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In 1894, permission was given by the Lord of the Manor for the establishment of a nine-hole golf links on Burbage Common. Complaints from the public were nullified by a small, one-off, contribution towards maintenance of the common and so with clearing and relaying of fairways and greens Burbage Common Golf Club was formed. A lease was taken out on the old brick yard site and disused quarry (the bowl of the current 11th and 12th holes), and the membership of just 20 male golfers set about building the original Clubhouse (on the site of the flats behind the current 12th tee.)
An oil painting of the old clubhouse
This old Clubhouse was burnt down in 1952 when most of the old Club records were lost. Only local newspaper reports help us to reconstruct the past and in them it was noted that the course record stood at 33. For a period of time Burbage Common became a nine hole course with three extra holes, one of which required you to hit over the railway! These holes were lost to allotments during the war and reverted to common afterwards. The Club, in 1952, had purchased the freehold on the brick yard land and the new Clubhouse was built on the site of the old one but this time with electricity, rather than a coke stove. Over the next 20 years various extensions were added, including a flat for the professional.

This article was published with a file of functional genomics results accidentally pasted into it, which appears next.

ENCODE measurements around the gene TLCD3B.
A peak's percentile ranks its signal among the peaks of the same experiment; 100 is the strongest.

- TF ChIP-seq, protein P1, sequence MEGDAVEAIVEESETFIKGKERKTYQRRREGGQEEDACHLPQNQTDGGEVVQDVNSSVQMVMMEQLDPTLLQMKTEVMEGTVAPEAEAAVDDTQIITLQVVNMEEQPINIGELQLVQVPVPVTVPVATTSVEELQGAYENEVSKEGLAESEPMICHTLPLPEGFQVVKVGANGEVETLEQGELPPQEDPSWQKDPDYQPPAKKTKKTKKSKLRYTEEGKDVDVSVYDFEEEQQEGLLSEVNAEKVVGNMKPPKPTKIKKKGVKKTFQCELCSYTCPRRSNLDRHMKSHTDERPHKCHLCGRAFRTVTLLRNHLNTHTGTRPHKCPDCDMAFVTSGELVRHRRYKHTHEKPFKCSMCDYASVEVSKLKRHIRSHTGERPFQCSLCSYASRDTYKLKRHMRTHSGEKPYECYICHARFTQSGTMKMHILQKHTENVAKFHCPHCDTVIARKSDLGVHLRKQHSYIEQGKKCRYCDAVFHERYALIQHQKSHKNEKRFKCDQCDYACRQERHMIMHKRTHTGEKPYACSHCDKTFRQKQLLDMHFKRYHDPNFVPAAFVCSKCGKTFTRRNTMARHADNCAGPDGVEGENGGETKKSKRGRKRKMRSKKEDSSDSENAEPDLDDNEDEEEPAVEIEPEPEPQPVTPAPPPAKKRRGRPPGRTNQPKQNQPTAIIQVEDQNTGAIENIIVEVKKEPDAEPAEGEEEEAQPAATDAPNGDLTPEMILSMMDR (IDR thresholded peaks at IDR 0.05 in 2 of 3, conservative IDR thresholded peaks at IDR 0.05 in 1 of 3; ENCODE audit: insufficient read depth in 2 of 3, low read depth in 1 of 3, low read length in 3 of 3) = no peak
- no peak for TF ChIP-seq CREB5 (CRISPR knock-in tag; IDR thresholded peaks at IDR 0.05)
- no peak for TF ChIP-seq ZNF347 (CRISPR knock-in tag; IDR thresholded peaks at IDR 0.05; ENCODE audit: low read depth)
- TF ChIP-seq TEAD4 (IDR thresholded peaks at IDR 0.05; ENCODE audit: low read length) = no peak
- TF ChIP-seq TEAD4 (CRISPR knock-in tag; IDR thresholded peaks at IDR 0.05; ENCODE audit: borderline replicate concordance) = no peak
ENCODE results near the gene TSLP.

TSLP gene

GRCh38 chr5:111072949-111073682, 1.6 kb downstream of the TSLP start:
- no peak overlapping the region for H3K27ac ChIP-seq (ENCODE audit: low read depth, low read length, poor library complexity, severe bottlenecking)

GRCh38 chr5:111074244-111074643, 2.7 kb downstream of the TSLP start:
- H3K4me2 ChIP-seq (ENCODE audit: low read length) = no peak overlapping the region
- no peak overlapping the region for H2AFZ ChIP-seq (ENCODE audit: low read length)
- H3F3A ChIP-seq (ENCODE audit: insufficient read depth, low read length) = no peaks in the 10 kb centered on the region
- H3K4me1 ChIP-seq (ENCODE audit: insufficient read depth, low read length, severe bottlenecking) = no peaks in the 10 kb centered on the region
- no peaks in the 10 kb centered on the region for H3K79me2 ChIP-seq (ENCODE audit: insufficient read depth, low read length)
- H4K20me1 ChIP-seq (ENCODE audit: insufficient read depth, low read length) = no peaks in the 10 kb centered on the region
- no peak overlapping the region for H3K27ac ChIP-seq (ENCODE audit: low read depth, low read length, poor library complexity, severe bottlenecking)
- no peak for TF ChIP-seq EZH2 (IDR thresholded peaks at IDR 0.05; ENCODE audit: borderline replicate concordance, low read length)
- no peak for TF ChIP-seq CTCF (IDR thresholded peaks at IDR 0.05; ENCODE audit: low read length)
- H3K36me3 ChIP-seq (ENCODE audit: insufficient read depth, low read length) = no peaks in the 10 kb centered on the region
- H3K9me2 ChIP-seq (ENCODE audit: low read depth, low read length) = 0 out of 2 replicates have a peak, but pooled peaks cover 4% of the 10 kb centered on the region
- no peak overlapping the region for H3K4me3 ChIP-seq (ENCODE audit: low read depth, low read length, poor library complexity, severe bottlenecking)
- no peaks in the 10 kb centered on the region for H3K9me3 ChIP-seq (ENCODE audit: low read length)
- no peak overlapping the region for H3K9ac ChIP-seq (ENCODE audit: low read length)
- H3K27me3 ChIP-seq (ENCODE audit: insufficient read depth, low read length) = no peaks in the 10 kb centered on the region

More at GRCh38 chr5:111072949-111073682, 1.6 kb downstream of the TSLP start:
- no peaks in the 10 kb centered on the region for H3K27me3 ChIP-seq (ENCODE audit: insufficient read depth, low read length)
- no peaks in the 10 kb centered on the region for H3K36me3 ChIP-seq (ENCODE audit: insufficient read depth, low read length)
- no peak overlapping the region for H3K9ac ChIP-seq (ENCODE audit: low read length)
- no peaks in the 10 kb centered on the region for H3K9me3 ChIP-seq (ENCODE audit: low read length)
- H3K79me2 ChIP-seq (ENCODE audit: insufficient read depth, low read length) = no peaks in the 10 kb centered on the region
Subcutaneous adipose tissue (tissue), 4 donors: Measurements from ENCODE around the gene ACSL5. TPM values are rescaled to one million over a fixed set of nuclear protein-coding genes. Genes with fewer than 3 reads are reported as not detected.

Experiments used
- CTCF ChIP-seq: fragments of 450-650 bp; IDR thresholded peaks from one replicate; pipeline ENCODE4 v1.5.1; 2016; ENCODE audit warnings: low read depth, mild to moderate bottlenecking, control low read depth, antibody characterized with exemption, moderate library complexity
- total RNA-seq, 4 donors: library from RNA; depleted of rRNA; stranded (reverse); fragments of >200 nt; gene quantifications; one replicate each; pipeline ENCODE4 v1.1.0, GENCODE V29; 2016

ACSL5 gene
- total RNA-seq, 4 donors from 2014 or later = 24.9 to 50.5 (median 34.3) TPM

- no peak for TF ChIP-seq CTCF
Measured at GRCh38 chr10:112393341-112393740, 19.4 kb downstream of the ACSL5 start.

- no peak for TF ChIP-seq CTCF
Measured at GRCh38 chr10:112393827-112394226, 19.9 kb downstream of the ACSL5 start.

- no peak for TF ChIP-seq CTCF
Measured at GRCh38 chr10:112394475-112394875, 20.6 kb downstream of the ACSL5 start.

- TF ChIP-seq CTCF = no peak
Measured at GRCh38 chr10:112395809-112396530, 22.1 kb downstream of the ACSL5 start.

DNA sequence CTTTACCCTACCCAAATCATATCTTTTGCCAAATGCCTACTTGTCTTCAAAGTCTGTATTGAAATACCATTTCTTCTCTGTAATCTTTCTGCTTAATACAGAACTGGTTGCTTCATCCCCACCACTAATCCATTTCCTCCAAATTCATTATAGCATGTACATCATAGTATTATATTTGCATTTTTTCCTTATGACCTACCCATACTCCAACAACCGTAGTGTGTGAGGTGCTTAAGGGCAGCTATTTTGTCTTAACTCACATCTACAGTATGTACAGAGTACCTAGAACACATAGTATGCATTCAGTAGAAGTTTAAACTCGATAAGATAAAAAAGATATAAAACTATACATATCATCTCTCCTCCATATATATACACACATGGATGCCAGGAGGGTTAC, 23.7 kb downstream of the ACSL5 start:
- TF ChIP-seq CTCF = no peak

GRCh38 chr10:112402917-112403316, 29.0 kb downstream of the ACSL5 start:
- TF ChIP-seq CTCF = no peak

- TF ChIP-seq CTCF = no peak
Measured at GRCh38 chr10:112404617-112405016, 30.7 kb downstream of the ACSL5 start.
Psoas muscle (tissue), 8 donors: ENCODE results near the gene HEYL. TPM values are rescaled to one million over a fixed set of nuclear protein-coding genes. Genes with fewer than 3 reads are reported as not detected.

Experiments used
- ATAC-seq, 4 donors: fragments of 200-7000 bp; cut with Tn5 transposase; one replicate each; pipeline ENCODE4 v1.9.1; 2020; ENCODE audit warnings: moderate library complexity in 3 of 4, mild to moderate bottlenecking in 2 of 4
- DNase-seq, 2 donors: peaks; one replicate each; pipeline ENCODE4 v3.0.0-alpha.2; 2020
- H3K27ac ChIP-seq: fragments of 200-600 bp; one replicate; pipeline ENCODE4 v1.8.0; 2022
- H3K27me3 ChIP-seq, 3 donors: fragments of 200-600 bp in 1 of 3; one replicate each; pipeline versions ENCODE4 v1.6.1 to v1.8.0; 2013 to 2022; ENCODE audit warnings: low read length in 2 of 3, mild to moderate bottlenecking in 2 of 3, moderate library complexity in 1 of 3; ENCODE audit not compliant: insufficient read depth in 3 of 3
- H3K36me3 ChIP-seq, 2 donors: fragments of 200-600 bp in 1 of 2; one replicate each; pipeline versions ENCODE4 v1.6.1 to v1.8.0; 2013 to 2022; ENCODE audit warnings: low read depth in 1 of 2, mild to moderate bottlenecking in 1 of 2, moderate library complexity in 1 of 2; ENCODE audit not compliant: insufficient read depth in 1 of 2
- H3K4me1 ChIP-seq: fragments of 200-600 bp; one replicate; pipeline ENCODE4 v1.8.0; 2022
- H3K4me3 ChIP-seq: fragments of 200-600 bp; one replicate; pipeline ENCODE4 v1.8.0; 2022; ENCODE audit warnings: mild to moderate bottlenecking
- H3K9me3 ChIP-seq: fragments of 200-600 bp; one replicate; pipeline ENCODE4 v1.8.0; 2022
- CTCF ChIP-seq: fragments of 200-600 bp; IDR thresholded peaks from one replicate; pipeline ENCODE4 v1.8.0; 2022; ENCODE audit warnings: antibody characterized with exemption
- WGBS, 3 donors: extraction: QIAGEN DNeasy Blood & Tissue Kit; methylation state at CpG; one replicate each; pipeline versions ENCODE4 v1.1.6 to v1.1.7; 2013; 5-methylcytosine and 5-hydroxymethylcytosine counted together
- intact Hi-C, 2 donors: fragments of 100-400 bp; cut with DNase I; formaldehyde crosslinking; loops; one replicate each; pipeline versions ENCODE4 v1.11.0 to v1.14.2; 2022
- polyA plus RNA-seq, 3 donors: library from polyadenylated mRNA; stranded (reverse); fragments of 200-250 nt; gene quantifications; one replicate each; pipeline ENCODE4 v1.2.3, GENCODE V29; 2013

A serious injury to a member of the public spurred greater activity towards building an 18-hole course. Cooperation between the Council, the Education Authority and the Railway Company, together with a determined group of members, led by Frank Downes, eventually brought about the golf course that we now know. The course, including three holes from the old course, was opened in 1983 and the club house, on a new site, opened in 1985. 4,000 trees were planted on the old farmland and as these have matured and other minor alterations and improvements have been implemented, the course has become more picturesque, more and more challenging and one of the courses that is a “must play” in the Midlands.